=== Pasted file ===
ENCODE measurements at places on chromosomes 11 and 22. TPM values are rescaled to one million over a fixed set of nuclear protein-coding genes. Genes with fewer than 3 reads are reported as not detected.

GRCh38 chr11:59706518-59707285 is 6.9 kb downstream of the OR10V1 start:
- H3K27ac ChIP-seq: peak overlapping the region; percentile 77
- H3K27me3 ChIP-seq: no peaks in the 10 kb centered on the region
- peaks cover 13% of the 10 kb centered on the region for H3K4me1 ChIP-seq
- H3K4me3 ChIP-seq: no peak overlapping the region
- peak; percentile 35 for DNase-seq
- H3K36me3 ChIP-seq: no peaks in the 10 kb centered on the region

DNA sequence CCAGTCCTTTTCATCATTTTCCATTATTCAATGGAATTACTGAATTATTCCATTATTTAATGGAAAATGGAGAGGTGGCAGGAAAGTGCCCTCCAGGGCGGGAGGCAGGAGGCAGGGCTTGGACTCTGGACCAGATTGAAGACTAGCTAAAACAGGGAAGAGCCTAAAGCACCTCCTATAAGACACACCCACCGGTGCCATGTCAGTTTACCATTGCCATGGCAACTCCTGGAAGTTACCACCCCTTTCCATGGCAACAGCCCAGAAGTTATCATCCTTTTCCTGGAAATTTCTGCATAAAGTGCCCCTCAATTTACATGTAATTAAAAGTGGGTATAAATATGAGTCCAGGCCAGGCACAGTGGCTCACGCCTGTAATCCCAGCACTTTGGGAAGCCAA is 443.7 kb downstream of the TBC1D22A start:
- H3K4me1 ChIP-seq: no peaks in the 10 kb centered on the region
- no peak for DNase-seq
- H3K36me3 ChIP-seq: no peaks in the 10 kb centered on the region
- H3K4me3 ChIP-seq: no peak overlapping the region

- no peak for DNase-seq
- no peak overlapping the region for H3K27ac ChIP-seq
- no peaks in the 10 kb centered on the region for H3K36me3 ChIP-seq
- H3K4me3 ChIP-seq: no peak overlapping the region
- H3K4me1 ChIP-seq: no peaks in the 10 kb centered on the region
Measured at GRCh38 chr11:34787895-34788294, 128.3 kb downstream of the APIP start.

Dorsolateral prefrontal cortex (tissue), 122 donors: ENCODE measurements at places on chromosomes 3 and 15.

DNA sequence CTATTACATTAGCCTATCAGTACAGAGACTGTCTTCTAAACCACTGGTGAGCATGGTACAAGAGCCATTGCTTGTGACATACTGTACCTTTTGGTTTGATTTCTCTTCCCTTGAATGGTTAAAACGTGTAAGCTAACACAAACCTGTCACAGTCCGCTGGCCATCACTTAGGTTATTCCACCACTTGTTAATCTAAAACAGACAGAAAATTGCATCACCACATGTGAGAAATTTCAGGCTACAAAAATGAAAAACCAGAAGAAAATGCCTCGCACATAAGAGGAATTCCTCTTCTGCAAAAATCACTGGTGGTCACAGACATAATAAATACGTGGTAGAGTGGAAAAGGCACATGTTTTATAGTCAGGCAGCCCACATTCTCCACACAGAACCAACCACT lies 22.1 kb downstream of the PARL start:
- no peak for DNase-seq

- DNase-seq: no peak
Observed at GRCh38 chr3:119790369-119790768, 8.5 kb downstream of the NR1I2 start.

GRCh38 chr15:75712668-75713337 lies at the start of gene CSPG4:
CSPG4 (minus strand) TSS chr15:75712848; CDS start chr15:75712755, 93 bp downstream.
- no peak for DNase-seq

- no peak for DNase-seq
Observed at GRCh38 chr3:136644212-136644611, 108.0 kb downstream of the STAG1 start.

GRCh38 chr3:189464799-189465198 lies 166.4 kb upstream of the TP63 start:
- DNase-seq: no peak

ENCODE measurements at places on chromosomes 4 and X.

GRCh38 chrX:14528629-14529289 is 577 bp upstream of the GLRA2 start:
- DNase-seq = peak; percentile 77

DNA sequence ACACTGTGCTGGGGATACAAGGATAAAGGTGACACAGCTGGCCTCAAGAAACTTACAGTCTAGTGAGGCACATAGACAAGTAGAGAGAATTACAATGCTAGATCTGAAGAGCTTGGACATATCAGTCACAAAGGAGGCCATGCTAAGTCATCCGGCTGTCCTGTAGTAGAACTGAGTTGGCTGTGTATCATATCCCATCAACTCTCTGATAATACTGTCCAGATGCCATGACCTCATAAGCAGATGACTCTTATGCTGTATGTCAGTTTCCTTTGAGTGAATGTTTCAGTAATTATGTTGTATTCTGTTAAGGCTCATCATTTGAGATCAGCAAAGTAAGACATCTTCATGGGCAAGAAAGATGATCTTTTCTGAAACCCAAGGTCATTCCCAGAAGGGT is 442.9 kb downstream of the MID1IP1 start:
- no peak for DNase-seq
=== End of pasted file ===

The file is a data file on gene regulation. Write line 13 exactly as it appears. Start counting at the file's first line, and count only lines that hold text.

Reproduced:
- H3K4me3 ChIP-seq: no peak overlapping the region